Birthing plans are nothing new for expectant mothers, but this one has us a little bit baffled.
Dorina Rosin is planning on giving birth to her child in the Sirius Institute in Hawai'i. So far, so normal. Right? Wrong.
The Sirius Institute offers a "dolphin-attended birthing centre" where mothers birth their child in the ocean where dolphins are basically swimming around them. "Since birthing in water is beneficial, and dolphins are able to heal or improve a wide range of medical conditions, it is reasonable to suppose that their presence at water births could be beneficial," states their official website.
Rosin, who runs a spiritual retreat, believes that giving birth to her child near dolphins will enable said child to communicate with them. Because that's a sentence that makes complete and utter sense and doesn't require one jot of explanation whatsoever. Nope. Totally logical reasoning right there, folks.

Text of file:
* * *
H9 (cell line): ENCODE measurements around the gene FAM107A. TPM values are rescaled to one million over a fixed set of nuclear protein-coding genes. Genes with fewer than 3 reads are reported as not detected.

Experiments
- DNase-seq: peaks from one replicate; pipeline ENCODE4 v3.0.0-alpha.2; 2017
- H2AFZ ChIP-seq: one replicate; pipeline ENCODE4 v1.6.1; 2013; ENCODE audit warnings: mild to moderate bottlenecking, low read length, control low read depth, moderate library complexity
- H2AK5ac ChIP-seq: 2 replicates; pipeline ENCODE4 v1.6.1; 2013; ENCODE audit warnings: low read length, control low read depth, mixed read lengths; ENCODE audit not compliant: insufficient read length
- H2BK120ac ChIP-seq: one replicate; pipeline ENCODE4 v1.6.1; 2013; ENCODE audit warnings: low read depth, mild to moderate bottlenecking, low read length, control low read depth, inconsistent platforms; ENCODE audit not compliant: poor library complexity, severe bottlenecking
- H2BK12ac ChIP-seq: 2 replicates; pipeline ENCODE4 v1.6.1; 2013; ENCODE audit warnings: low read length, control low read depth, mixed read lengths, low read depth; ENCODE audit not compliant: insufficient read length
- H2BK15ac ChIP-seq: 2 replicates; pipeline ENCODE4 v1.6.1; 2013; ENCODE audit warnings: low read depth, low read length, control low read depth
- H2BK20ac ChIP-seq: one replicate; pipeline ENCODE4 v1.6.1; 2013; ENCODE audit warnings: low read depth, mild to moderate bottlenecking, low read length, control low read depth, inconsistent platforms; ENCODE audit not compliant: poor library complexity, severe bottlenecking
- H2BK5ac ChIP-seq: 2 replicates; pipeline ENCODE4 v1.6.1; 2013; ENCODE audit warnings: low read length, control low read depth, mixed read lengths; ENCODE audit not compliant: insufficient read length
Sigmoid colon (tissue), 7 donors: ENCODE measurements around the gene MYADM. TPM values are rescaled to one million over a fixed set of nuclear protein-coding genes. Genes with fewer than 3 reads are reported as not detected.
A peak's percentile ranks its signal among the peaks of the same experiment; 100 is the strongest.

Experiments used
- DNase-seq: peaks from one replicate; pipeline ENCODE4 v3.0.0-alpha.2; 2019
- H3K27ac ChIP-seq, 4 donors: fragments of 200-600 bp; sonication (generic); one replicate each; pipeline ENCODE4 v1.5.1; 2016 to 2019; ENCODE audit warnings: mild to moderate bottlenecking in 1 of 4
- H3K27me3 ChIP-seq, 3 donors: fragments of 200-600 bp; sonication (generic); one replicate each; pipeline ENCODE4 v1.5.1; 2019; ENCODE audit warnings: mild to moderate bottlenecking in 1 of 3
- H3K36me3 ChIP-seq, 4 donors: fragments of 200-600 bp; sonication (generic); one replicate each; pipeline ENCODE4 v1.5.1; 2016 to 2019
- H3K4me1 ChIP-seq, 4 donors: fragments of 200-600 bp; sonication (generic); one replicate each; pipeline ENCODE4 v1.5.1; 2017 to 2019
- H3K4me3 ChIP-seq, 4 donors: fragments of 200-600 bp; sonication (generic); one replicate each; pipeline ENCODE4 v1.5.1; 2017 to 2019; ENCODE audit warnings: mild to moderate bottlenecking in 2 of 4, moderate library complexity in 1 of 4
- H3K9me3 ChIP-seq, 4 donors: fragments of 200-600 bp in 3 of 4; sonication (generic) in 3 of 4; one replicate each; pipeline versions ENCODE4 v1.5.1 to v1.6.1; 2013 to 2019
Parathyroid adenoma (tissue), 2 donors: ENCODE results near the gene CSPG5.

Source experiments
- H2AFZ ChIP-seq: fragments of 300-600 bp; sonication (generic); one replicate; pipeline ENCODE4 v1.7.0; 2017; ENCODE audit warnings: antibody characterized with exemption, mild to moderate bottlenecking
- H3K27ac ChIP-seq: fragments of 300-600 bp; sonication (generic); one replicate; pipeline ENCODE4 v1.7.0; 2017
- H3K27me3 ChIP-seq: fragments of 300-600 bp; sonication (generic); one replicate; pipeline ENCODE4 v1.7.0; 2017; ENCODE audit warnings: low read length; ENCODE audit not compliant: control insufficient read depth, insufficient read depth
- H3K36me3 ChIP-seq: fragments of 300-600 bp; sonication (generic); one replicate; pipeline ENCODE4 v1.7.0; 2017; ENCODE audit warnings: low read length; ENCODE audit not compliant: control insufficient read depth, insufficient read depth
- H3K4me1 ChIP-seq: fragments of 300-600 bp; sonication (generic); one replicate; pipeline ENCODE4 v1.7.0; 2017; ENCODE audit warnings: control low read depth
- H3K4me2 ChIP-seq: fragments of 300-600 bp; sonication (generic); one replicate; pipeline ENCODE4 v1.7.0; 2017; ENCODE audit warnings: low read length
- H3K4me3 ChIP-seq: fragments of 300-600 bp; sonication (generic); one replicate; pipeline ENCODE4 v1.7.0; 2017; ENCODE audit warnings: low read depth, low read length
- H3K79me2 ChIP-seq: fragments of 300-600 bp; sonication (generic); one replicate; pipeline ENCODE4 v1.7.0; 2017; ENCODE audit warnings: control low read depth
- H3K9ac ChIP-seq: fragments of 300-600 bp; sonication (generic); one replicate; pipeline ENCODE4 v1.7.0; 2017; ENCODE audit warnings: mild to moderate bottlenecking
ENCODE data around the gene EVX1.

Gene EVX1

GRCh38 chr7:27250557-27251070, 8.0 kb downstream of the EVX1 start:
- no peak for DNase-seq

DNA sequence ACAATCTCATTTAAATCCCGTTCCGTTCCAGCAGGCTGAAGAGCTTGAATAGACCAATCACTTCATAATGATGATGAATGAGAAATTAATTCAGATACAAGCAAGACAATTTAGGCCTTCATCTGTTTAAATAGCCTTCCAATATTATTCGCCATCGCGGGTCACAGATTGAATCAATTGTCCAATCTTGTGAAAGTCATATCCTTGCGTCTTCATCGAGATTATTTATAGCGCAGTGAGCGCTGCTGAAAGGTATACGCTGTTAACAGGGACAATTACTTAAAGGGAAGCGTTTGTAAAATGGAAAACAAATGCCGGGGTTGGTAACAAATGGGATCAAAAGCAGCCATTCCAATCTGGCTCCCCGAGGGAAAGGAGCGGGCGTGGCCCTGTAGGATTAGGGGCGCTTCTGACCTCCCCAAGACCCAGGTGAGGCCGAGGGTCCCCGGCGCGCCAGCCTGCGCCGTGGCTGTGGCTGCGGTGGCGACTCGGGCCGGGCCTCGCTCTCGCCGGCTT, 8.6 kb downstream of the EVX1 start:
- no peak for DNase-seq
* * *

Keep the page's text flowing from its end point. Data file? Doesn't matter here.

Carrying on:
Rosin explains that "in 2011 and 2014 I had the privilege to learn from and with wild and free dolphins and Humpback whales in Hawaii who transformed and healed me in a very profound way. I felt deeply called to spend two times three months in nature - mostly by myself - and to deeply connect to this magical place of beauty and transformation inside and outside which called me home."
As you can guess, the Sirius Institute doesn't have many fans. Although water births are becoming more popular, experts agree that they're supposed to take place in a clean environment with sufficient infection control procedures in place and, of course, in the presence of a registered midwife or healthcare professional. Not Ecco the Dolphin. Or Fungi the Dolphin, for that matter.
Local officials in Hawai'i have warned Rosin about the inherent dangers of giving birth in the ocean, especially considering Hawai'i is home to the Great White Shark and various other aquatic predators. Not only that, dolphins can be quite aggressive when they want to be.
Just recently as a few months ago, Dusty the Dolphin in Claregalway attacked swimmers who attempted to get up close with the mammal.